I’m going to break your f---ing neck!” I had to get close enough to spoon feed
him, however, so I needed to think of a way to keep him from killing me. There
was always a cart filled with sheets and pillowcases, so I wrapped up a sheet
tightly into the shape of what my neck might feel like, and said, “Mr. Smith, do
you want to kill me?” “Yes! I want to kill you!” “Okay, want to break my neck?”
“Yes, I want to break your f---ing neck!” “Okay, here’s my neck! Squeeze real
hard!” He seized the wrapped up bed sheet and began to strangle it with all his
might. I got the chocolate pudding off his dinner tray and spoon-fed him that
while he was attempting to kill me… I remember, he always ate well, whether he
was trying to kill me or not.
There was the lady who constantly screamed about “the Devil!” whenever she
was approached, and seemed downright possessed, although I have no proof
that she was. I never saw her levitate, but if she did, I would be out of there
fast. Another lady was over six feet tall and appeared to be over three hundred
pounds. She would come into the break room when I was trying to eat my lunch
and try to steal my sandwich.
We wore white uniforms but they were soiled by the end of the day. Patients
would frequently throw feces, vomit, or food at staff. Once again, a bed sheet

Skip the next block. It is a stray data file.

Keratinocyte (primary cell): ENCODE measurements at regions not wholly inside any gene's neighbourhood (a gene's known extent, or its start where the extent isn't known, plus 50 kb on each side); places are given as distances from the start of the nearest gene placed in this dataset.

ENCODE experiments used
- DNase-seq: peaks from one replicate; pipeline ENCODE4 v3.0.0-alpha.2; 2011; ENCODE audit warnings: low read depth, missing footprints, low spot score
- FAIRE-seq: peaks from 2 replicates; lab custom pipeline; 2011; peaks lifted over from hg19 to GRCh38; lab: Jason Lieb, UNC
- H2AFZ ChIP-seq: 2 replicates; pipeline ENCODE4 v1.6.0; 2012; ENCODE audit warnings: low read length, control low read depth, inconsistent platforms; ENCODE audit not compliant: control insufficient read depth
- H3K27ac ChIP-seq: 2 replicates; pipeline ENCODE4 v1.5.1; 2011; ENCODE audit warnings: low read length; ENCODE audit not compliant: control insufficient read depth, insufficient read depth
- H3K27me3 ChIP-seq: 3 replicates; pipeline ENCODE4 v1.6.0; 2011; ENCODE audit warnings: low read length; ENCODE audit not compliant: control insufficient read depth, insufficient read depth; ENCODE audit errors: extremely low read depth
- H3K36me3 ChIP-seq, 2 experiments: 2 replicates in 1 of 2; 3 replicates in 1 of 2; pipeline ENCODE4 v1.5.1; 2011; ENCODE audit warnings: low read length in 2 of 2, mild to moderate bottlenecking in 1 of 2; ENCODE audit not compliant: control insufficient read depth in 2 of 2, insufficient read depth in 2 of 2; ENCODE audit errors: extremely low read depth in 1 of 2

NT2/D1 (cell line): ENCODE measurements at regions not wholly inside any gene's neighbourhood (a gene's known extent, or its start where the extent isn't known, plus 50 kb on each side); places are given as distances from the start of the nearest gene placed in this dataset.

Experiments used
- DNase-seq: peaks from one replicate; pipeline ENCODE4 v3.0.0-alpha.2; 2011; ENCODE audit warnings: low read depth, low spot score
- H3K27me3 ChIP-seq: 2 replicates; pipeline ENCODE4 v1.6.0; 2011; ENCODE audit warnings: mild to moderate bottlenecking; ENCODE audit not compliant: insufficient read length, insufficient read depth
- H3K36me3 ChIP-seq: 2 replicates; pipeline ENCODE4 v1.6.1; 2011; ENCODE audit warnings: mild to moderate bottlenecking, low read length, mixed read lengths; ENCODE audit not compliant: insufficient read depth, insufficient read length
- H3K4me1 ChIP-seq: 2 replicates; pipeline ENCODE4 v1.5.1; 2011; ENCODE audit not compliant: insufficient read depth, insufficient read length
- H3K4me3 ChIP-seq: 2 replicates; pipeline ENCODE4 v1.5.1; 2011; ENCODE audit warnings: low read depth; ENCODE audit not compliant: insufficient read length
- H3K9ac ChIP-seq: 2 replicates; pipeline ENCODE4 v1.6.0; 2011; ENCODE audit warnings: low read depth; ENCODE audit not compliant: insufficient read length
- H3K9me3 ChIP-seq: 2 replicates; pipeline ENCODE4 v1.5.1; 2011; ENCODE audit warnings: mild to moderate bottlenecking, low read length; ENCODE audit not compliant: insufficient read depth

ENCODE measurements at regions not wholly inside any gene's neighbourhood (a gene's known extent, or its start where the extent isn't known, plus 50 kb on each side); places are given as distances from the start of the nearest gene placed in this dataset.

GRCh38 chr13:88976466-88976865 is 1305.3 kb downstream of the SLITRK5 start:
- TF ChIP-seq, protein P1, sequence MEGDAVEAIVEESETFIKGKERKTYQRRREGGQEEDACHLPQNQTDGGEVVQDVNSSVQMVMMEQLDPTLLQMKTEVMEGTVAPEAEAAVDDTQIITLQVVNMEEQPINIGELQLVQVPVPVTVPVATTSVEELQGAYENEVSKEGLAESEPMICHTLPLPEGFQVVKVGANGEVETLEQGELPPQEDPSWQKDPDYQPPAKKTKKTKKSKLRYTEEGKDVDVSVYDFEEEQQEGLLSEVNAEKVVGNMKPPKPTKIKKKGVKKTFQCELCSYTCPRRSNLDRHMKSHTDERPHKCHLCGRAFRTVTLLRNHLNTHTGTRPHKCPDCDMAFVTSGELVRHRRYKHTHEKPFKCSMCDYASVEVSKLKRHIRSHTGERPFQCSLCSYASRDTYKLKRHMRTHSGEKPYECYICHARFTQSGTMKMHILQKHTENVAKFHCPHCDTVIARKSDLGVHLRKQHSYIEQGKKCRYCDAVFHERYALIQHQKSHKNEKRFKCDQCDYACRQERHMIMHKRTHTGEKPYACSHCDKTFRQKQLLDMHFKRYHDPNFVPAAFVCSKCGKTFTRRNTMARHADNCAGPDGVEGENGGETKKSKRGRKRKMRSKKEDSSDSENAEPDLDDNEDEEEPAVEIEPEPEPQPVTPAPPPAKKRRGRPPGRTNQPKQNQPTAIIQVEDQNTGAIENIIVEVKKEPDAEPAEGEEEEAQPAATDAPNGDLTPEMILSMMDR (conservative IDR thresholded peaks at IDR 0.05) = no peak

would come in handy. If you knew a patient was going to throw feces at you,
you could wrap the bed sheet around yourself like a big apron, then send it
away with the rest of the laundry.
Once again, not all of the staff was morally upright. One was rumored to sell
drugs. He had an expensive leather jacket and drove a Trans Am – on an
orderly’s salary. And another orderly, the young female staff was warned by
older female staff, “Don’t be in a room alone with him, and don’t get on an
elevator with him.”
Older staff taught younger staff who to watch out for, for which I was grateful.
A staff member I will always remember was Doris* -- she thought of herself as
a comedian. Although she was a well-meaning person, she could tire you out
with her antics. Doris was about 40, but sometimes acted like an overgrown
One day Doris found out that the old hospital building did in fact have a
morgue on the lower level. This got Doris all excited and she wanted to visit the
morgue just to see what it was like down there… naturally, I had to go to. I don’
t know why I felt I had to go to the morgue. Just to be brave, I suppose.
Doris went to find Agnes* who of course was the oldest staff person on our
ward. Agnes had probably worked at the state hospital the longest of anyone.